Chew on This

Curious tech sinks his teeth into a start-stop problem with a Prius hybrid.

My check engine light came on in my Prius,” one of my customers told me. “Is it OK to drive it home?”

“Is it running OK?” I asked her.

“It seems to be running fine. I just need to get home. Then I can get my husband to follow me to your shop.”

“Well, if it’s just the check engine light and it’s running OK and the light’s not flashing, I’d say you should be OK
to drive it.”

Less than 10 minutes later I got a call back from her saying, “The car ran for a couple of blocks and then stalled. And now the big red triangle light is on. What should I do?”
“Will it start and drive?” I asked her.

“It won’t do anything when I try to start it now.”

By this time, I was stumped. “Has it been giving you any problems before this?” I asked.

“It’s been running great and hasn’t given me any trouble – no lights, no problems. I drove it to work this morning, and it was working fine. And when
I went to leave, the engine light came on for the first time in two years.”

“Do you think lightning hit it?” she asked. “A big storm came through today while I was at work.”

“That wouldn’t make sense, that it would let you drive for a few blocks before it quit,” I said.

“Can I have it towed to you?”

“Sure. I’ll get right on it when it gets here,” I said.

I must admit I was a bit more than just curious at this point. I didn’t foresee that problem, and I was feeling as if I let her down with my advice. I can usually get a pretty good sense of what to expect on these Gen 1 hybrids from the description of its recent history. I get a few of them shortly after some kind of service has been performed. Service such as an oil change or air filter replacement. But this one hadn’t been touched, and it just acted up out of the blue. Very uncharacteristic.

When I got the car into the shop, I hooked up the scan tool and checked the codes. The high voltage (HV) control had a P3000, which pointed toward a problem with the HV battery. But the HV battery had no codes. I checked the HV battery data and saw that the state of charge (SOC) was showing zero percent. That’s unusual, especially with no HV battery codes.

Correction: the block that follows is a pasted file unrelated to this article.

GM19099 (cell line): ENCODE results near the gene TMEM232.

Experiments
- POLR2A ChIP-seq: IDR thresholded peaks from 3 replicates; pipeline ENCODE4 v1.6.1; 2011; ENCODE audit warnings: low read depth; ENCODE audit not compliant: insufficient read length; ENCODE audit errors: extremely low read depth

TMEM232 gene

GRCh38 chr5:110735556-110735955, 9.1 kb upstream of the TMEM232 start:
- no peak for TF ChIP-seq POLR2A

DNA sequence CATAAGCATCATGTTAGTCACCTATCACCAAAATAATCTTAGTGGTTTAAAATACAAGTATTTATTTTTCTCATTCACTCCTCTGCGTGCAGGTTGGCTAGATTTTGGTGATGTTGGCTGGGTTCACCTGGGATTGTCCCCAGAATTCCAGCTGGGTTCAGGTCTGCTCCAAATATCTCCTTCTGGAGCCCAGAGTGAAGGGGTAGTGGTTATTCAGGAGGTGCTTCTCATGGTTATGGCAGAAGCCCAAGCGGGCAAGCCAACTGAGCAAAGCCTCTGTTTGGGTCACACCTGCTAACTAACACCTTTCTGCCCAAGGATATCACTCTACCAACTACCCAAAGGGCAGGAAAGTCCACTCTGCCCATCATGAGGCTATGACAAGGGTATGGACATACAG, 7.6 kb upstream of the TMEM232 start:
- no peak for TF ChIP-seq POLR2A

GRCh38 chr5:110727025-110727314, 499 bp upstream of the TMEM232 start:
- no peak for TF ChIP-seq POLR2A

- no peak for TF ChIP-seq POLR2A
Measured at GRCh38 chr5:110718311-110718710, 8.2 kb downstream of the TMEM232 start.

The engine control module had codes P1300, P1305, P1310 and P1315. These are igniter circuit malfunction codes for all four coils.

That presents a circumstance where we need to diagnose an engine condition, but we have no ability to turn it over due to a dead HV battery. I began this quest for answers by pulling the HV battery out and removing the cover to charge the cells. I have a 54-volt charger that allows me to charge seven cells at a time. It only takes about 10 minutes for each sequence of seven cells. This battery has a total of 38 cells.

After restoring the state of charge to about 48 percent, I connected the scan tool and watched some pertinent parameters in the HV electronic control unit (ECU) data. It was clear that the car was not firing. I tested the power circuit for the coils, which was good. I was getting flat lines for ignition current. I thought possibly the ECU was not triggering the coils. I didn’t want to waste any more of the HV battery’s charge than necessary, so I pulled the coils and took out the spark plugs. I had a spare ECU, and it was easy access, so I tried another ECU.